Written by: Carmen Ditzler
This is not dollar store craft felt! It’s called Wet Felting. Felt is at home, on a high fashion runway as wearable art, in a costume for Cirque de Soleil, as a humble pair of slippers at home, as well as on the steppes of Mongolia.
Felt is the traditional material used by the nomads of Mongolia for their homes- called a Ger- (sometimes referred to as yurts). For basic felt a washed and combed wool such as Merino is laid out in overlapping layers onto bubble wrap. It is then wet with warm soapy water and compressed with another layer of plastic. The water and soap and rubbing or rolling open-up the scales of the wool fibres which then grab onto each other forming a delicate fabric called pre-felt. Then the process of fulling involves more rubbing, throwing, and rolling, causing the wool fibres to pull toward each other and shrink which creates a strong fabric at any thickness. When you see a finished felt piece imagine it up to 100% larger when it started! This process of felting and shrinking can be manipulated to create an infinite number of objects and any thickness of fabric. The colours combine but don’t mix like paint does and layers of colour and texture can be combined for fantastic results.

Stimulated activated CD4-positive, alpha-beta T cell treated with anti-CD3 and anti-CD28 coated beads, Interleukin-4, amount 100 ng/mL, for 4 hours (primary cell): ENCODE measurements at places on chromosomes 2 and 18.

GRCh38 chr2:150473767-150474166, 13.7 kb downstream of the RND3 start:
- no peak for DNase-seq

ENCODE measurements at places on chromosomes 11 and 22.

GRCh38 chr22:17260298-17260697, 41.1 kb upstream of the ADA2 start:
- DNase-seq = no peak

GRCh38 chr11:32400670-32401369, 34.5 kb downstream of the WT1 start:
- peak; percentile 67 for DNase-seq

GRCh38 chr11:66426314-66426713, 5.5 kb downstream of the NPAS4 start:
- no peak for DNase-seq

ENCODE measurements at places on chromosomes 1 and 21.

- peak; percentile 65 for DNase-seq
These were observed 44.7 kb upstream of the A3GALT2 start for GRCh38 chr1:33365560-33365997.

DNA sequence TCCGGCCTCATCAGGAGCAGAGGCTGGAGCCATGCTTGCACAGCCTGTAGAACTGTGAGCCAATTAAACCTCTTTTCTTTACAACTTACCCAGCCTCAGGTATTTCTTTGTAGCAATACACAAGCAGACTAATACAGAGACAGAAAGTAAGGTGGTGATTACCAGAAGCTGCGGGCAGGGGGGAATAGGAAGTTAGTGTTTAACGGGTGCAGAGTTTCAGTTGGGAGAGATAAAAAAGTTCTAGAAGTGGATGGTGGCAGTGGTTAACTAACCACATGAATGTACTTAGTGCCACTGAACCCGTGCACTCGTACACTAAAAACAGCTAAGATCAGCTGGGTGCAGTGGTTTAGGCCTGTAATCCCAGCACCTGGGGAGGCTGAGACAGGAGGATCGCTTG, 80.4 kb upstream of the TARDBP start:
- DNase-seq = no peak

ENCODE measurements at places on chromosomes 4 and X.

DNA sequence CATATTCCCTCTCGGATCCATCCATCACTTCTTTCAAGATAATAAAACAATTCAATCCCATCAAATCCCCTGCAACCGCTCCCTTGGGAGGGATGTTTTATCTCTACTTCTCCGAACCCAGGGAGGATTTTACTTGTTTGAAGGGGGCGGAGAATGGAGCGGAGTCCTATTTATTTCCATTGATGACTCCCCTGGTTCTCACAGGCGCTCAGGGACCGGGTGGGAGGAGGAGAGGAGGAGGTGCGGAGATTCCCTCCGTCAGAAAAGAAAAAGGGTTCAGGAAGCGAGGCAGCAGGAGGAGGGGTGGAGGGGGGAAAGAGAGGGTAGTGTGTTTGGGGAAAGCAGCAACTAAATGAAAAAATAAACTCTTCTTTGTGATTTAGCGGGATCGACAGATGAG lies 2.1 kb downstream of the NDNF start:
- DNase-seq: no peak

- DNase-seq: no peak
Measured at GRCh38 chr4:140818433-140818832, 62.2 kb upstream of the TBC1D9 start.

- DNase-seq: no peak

Enter the world of wet felt and you’ll be captivated!
Carmen is passionate about all things fibre arts related but in particular,with wet felting. She has been making felt for eight years and is a member of Felt-Feutre Canada- an organization dedicated toward the development of felt arts in Canada. Carmen also loves to share the fun of wet felting with others by teaching classes. Students refer to her as a funny, engaging, patient and skilled teacher. You can see some of her work at www.carmenditzler.com